Où les abeilles bourdonnent.
High in the Provençal hills, nestled above the picturesque village of Valbonne, lies Opio. The countryside is lush – green, rolling hills stretch as far as the eye can see, verdant views whatever your vantage point, blue-green mountains, snow-capped in winter, trap the cold air and contain it which means it’s colder than you can possibly imagine and no one believes you when you say you live in the South of France and it’s freezing!
On Sundays you wake to medieval church bells chiming, insects humming outside the window, despite the cold; a stark and vivid contrast to the arid, desert landscape of Morocco that I left behind. The air there was dry, particles of sand frequently stuck to your skin. Here the air is damp, thick with pollen, heavy with the dust of the countryside. Sometimes it is hard to breathe.
Treetops tangle across country lanes laden with flowering jasmine bushes, their scent so powerful it feels like an open air parfumerie.
Spring and winter colours compete for supremacy in the fields, in the lanes and in the sky, red versus yellow versus blue versus white. It’s like the Paris Fashion Week of nature.
In February, a weak, watery sunshine washes the sky; a pale, pastel imitation of the Mediterranean heat I was expecting. Le Mistral howls through the tiny country lanes, whipping scarves against faces, turning umbrellas inside out. It is reminiscent of an Irish winter in the countryside, but somehow the wind seems more glamorous when referred to as le mistral. As it rips through the paysage provençal it causes the beautiful lavender- blue shutters to bang against the walls of the luxurious villas they belong to that dot the landscape, their swimming pools visible only to the most observant.
The jewels of the Côte d’Azur glitter nearby, Cannes, Nice, Antibes, 15km this way, 20 km that way, La Croisette awaits. The sea laps the expensive shoreline, designer sunglasses glint in the sun, traffic clogs the narrow arteries into the coastal towns but high in the hills, the air redolent with the scent of flowers, away from the clamour of the coast, peace and tranquillity reign.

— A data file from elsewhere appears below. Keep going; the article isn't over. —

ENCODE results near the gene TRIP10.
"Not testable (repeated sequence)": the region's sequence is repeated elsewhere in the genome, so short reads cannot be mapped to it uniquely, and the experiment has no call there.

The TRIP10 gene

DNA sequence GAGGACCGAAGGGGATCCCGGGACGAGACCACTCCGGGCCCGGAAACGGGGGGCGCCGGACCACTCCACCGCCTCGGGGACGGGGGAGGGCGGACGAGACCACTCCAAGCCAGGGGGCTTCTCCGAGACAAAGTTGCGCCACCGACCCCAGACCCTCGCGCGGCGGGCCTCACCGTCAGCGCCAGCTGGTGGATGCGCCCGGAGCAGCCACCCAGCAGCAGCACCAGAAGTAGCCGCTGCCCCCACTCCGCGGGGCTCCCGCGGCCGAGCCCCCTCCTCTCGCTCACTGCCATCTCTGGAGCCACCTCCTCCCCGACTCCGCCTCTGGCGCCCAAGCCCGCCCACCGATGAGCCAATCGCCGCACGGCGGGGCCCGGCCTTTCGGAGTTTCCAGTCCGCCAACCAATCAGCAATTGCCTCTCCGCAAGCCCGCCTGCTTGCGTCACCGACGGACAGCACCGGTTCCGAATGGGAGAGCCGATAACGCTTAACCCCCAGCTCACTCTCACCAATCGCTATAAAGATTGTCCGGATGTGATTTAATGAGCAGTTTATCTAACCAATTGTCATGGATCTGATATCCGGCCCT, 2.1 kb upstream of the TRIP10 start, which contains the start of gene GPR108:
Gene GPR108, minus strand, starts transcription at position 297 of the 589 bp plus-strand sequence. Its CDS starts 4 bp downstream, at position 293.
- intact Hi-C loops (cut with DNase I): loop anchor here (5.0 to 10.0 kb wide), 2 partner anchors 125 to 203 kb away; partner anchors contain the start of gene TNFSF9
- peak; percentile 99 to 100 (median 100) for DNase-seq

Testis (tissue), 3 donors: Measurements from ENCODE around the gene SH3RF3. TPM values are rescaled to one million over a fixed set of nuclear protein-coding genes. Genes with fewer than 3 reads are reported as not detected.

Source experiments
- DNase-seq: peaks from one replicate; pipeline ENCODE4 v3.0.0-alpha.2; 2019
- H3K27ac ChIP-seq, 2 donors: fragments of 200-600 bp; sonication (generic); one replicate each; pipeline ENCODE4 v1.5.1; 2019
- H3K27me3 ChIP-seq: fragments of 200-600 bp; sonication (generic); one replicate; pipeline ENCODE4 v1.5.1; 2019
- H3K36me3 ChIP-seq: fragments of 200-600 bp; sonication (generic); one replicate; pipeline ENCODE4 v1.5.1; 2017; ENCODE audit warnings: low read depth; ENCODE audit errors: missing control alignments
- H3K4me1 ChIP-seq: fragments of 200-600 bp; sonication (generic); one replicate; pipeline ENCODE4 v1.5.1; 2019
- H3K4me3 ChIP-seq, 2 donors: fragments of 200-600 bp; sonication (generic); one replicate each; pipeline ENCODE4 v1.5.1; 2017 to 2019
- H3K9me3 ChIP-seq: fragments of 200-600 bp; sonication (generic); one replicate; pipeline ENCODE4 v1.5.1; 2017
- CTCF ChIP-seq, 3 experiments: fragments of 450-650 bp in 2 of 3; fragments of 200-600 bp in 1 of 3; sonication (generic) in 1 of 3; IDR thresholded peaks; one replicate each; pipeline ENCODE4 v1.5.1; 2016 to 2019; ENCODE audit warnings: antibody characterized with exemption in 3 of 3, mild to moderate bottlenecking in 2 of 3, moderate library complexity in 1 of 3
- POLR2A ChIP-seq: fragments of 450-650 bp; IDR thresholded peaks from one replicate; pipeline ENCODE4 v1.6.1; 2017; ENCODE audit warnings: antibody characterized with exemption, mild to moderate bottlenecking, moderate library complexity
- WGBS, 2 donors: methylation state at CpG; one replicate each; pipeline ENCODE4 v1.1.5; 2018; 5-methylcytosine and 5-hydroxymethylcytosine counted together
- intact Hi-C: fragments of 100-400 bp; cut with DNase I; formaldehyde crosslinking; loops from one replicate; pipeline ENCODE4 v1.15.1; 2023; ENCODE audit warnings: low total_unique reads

English chatter echoes around the Place des Arcades, in Valbonne, a tiny British colony in a town that looks like it leapt straight from an episode of that enduring tv series ‘Allô ‘Allô. I half expect René to appear from behind a pillar. The car park is packed to capacity with convertible cars, one bigger and shinier than the next. The prices in the boutique shops are eye wateringly expensive, even by South of France standards.
It looks and feels like you are walking around a postcard complete with la boulangerie, la pharmacie et la pâtisserie until you notice the Irish pub on the corner, then reality bites and just opposite is a pizzeria, bringing your French fantasy back to earth with a bang!
Roads wind in and out of Valbonne, from all angles, veering left, right, left again, for those prone to motion sickness beware les virages! The entire coast is like this. Buses are cheap- 1.50 to anywhere in the region, clean, punctual and fast and not so busy off season.
Opio is an option for those who are not beach lovers and even for those who are, one is never far away. Golf, tennis, hill-walking, driving, sightseeing, plenty to do and see. Grasse and St Paul de Vence are close by if you like perfume, walled towns and history. Monaco is an hour and a half away by car if you like palaces, yachts and celebrity spotting.
And so began my own ‘Year in Provence’ , this time last year, or so I thought. It turned out to be only three months. Memorable though. For lots of reasons.